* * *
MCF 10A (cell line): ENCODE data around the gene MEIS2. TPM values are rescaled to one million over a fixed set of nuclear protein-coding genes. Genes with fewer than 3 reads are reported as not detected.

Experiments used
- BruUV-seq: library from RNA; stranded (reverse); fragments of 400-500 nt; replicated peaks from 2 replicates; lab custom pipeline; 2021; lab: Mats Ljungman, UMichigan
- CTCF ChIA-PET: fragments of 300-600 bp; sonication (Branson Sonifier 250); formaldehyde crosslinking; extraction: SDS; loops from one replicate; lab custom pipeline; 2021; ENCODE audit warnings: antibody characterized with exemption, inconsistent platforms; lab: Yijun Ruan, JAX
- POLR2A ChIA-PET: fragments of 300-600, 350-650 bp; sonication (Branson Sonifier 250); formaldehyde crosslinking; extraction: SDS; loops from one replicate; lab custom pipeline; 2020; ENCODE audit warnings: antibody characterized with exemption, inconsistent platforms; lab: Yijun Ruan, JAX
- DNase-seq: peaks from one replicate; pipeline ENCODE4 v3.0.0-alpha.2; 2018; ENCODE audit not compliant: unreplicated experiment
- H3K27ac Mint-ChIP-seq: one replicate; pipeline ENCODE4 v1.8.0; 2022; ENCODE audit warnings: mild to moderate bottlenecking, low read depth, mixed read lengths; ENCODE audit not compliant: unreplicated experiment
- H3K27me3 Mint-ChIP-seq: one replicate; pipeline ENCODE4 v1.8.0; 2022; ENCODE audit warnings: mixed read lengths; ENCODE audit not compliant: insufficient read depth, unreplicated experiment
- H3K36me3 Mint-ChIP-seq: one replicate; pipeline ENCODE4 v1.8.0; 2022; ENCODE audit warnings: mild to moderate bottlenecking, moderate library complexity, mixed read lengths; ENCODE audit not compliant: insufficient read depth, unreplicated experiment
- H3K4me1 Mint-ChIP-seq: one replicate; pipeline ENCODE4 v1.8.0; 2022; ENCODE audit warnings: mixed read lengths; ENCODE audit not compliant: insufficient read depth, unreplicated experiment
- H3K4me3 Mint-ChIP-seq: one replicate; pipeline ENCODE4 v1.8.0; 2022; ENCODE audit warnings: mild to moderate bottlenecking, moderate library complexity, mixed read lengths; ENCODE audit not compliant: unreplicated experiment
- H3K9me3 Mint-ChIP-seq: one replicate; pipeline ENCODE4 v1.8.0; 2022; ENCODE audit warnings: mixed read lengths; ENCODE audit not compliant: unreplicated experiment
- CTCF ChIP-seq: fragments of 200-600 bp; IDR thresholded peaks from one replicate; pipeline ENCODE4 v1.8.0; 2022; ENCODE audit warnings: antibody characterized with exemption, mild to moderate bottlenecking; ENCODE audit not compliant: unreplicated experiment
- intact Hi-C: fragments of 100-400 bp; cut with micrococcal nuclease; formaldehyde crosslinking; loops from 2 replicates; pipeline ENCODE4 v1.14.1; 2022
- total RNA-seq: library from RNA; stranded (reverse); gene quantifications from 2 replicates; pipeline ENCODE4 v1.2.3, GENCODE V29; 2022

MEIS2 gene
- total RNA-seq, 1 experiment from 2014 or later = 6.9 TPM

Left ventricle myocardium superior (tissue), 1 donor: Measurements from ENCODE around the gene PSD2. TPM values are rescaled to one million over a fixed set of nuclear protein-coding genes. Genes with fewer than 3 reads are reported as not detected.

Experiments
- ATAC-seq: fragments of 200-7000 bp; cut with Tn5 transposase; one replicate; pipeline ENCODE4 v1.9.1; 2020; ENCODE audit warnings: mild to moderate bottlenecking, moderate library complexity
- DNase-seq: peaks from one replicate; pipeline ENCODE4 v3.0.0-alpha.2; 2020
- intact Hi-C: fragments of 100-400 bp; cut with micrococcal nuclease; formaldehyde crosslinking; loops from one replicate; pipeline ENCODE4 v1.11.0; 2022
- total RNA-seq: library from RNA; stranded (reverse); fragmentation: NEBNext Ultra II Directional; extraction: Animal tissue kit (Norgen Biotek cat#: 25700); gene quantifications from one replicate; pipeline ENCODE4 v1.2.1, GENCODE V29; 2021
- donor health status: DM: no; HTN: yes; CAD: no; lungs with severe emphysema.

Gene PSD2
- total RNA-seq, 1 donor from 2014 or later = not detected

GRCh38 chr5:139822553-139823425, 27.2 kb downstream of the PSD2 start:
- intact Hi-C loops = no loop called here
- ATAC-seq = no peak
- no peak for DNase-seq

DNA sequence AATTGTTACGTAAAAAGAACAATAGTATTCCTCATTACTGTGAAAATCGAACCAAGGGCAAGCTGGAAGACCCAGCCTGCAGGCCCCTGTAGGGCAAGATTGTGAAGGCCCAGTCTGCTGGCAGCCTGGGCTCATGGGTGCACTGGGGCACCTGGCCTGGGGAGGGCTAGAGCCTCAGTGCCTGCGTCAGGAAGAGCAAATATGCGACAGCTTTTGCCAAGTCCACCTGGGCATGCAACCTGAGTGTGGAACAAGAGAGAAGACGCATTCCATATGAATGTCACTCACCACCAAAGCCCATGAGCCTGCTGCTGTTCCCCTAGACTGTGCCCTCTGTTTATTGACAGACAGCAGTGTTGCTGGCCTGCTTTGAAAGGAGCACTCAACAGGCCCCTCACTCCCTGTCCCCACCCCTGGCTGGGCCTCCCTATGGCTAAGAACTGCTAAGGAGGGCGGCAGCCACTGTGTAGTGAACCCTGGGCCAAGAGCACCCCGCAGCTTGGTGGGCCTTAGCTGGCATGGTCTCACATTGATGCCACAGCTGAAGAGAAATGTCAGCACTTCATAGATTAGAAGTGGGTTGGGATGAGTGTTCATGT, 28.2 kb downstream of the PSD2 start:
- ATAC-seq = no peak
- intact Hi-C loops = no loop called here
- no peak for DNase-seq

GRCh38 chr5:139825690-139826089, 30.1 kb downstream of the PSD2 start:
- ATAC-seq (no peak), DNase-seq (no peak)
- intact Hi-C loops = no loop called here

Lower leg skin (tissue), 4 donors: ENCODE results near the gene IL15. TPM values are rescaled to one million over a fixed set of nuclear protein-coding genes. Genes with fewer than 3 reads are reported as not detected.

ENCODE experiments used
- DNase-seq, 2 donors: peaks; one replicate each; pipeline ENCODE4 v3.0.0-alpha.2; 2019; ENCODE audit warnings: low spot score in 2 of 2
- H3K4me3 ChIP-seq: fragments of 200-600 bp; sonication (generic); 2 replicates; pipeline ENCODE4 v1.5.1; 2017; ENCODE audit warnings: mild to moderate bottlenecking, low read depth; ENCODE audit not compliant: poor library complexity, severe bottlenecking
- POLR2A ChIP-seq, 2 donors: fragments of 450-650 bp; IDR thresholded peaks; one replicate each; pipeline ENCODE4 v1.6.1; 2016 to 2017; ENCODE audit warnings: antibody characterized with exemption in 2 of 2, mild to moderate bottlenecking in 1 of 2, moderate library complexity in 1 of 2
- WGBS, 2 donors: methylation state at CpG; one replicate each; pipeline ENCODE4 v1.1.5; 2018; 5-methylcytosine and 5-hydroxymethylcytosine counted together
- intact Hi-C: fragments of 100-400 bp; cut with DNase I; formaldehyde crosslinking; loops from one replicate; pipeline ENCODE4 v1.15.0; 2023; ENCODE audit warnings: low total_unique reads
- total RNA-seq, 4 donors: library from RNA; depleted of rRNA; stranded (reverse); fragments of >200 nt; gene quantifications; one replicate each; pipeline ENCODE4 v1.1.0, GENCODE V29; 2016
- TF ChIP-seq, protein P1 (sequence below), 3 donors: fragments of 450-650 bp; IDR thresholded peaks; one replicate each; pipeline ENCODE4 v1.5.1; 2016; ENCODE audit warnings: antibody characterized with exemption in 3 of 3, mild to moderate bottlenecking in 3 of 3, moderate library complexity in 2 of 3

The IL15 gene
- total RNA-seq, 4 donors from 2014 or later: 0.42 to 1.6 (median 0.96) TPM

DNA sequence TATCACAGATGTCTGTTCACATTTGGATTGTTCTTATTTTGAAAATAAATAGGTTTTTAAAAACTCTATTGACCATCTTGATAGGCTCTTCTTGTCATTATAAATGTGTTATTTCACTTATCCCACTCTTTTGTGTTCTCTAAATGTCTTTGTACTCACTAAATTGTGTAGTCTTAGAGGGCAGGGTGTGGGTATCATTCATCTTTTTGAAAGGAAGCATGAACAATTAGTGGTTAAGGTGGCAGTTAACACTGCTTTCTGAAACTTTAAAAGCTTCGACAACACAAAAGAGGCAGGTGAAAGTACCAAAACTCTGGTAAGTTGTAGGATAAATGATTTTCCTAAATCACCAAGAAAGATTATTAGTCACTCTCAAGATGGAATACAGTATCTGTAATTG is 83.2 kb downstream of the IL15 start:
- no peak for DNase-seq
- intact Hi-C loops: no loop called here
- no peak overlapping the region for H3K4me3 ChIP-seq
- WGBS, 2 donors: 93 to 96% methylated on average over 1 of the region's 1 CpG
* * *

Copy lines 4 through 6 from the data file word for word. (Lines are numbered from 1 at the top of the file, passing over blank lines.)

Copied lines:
- CTCF ChIA-PET: fragments of 300-600 bp; sonication (Branson Sonifier 250); formaldehyde crosslinking; extraction: SDS; loops from one replicate; lab custom pipeline; 2021; ENCODE audit warnings: antibody characterized with exemption, inconsistent platforms; lab: Yijun Ruan, JAX
- POLR2A ChIA-PET: fragments of 300-600, 350-650 bp; sonication (Branson Sonifier 250); formaldehyde crosslinking; extraction: SDS; loops from one replicate; lab custom pipeline; 2020; ENCODE audit warnings: antibody characterized with exemption, inconsistent platforms; lab: Yijun Ruan, JAX
- DNase-seq: peaks from one replicate; pipeline ENCODE4 v3.0.0-alpha.2; 2018; ENCODE audit not compliant: unreplicated experiment